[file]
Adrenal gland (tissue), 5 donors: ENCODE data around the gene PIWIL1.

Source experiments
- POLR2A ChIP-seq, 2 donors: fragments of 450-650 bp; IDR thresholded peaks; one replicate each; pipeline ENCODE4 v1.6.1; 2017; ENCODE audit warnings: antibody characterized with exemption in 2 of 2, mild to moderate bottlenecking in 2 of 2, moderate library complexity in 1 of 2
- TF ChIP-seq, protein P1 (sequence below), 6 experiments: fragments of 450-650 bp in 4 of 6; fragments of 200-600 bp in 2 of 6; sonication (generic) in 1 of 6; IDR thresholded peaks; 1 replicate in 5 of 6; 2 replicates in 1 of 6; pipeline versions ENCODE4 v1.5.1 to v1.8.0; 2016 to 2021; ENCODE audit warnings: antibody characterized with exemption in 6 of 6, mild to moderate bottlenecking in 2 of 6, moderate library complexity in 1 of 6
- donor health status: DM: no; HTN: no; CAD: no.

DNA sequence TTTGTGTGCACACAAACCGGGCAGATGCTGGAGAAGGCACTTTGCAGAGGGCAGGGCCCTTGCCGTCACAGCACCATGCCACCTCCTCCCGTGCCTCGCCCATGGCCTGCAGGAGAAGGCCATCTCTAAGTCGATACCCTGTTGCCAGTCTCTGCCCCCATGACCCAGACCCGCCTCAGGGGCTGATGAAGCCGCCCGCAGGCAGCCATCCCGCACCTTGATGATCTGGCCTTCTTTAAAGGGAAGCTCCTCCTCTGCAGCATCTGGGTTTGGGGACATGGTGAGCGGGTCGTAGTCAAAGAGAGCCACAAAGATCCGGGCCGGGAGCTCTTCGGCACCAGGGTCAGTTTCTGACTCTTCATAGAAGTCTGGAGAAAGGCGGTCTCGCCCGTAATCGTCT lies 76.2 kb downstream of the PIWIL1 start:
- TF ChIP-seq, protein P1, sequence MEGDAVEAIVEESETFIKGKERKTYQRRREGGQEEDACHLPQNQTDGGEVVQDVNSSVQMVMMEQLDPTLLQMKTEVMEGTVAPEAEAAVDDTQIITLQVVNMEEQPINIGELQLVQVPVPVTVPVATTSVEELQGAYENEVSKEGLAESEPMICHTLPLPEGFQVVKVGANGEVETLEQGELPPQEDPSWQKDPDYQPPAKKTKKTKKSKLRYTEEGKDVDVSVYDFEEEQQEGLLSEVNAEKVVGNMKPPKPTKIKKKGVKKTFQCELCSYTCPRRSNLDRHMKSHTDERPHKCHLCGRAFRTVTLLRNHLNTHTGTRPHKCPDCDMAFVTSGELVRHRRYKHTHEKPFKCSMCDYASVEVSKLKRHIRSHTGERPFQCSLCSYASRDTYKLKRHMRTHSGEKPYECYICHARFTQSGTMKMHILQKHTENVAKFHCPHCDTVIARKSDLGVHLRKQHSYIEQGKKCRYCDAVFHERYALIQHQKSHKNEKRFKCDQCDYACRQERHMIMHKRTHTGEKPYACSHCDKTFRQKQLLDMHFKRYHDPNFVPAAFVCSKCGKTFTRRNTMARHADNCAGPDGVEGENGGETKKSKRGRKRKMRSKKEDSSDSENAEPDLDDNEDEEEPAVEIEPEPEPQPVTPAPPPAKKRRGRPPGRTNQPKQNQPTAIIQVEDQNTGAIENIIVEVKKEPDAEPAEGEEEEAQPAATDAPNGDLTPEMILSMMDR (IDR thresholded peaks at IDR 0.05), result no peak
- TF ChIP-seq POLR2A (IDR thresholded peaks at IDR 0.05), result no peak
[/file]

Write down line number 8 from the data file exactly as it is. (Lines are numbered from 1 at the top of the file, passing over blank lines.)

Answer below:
- TF ChIP-seq POLR2A (IDR thresholded peaks at IDR 0.05), result no peak